The second keynote was from TCL’s CEO Dongsheng Li who is also Chairman of CSOT.
Li started by looking at an overview of the market. The global business is still in some trouble and economies are weak. China has now overtaken Japan as the biggest creditor of the US. China is the second largest economy in the world and the increase in GDP is around $700 billion in a single year. Increasingly, the Chinese economy has shifted from export to investment to consumption, but there is a policy to continue to drive investment.
Turning to displays, there is growth in the area of LCD being made and sold in China. TV growth is fairly low in the developed world, but there is still nearly 10% growth in the Chinese market.
The Chinese market is being driven by increasing size of TVs, the penetration of SmartTVs, and in addition, UHDTV is very popular. Finally, sales of PID sets have increased a lot, said Li.
China has all the recent capacity additions for G8.5 fabs and this has allowed balance between supply and demand and met the need for area growth.
China will catch up with Korea and the self sufficiency in LCD panels will be over 80% by 2018.
Smartphone sales have been growing really well and this year 80% of all phones sold in China will be smartphones. This is driving the demand for higher specification displays. Samsung and Apple are the global leaders, but the Chinese are increasing and six of the top ten brands are now Chinese. TCL/Alcatel has grown by 122% in the last year.
Developing regions are growing much faster than the developed world.
There are a lot of LTPS/IGZO and AMOLED lines being developed in China to meet the demand for smartphone panels. This could cause some overcapacity in the future.
In the second part of his presentation, Li looked at future trends. TCL and other Chinese companies have worked to add patents. In the last five years, TCL has applied for 7296 patents in the display field.
TCL has been developing its TV technology and believes that QD technology will be important in the market. Will OLED become a mainstream technology in TV? Li said that this is unlikely and he believes that QD-based LCD technology will compete strongly with OLED TVs.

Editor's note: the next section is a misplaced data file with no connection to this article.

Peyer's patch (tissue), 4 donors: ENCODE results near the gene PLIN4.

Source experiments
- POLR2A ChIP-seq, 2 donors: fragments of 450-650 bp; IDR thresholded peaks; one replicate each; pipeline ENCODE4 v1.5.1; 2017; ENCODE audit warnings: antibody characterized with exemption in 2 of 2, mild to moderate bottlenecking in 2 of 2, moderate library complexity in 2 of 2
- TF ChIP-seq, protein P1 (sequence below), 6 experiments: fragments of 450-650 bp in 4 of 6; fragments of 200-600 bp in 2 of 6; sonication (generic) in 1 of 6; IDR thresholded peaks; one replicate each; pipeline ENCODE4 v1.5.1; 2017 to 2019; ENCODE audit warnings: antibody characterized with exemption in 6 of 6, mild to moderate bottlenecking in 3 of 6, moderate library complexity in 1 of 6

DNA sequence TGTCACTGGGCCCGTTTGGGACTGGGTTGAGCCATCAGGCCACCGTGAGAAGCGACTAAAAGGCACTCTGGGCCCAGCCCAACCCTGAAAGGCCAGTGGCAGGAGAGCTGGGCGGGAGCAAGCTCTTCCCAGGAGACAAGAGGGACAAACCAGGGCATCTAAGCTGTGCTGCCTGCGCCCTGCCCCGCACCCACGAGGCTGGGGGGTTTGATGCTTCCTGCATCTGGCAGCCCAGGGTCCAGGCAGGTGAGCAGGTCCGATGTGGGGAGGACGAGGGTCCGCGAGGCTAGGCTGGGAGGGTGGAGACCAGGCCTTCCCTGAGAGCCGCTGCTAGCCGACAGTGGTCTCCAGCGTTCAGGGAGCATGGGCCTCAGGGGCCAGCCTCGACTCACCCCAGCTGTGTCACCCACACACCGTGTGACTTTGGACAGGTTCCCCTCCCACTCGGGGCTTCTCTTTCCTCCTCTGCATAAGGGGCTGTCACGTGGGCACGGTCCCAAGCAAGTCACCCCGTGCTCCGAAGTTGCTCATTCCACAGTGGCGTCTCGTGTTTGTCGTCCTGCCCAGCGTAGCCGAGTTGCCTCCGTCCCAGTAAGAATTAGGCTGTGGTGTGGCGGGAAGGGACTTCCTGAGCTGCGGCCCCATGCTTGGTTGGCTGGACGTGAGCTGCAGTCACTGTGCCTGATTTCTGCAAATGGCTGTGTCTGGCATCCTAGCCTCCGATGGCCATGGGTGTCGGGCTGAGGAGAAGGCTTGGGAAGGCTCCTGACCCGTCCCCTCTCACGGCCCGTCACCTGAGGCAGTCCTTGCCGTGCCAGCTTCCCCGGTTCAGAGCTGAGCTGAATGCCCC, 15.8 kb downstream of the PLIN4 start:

Samsung is already promoting QD products at the high end and that reinforces TCL’s view. There is research work on QD emissive displays in China and that is driving a lot of interest, since a publication in Nature. Lifetime could be 100,000 hours and the technology should out-perform OLED and may be in mass production in the near future.
In small displays, ppi will continue to increase to over 600 ppi in the future. New LC and transistor technology will enable this and backlights will evolve from LED to QD backlights.
For large OLEDs, printing looks like a good option. OLEDs are simple in structure, but have challenges so new techniques are needed. In the future, R2R printing technology could be used to create displays.
TCL has developed soluble OLED materials and is working with partners to develop manufacturing and mass production.
Finally, Li looked at the development strategy of TCL and its panel subsidiary, CSOT. TV and mobile phones are the big markets for TVs and the firm wants to be in the top three in each market and that means a big demand for panels. Therefore, CSOT as a supplier has to be competitive and will develop technologies to ensure that, said Li.
IGZO will be used for large panels and LTPS for smaller ones. For colour RG phosphor, QD and QD-LED will all be used. Fine Metal Mask will allow High PPI for OLED, with white OLED leading to printed OLEDs.
CSOT is claimed to be the global leader in efficiency and profitability.
In summary, China is the biggest market in the display industry and more capacity will be added (although at risk of overcapacity). Second, Quantum Dots will be a key technology and third, printing will become the main manufacturing technology.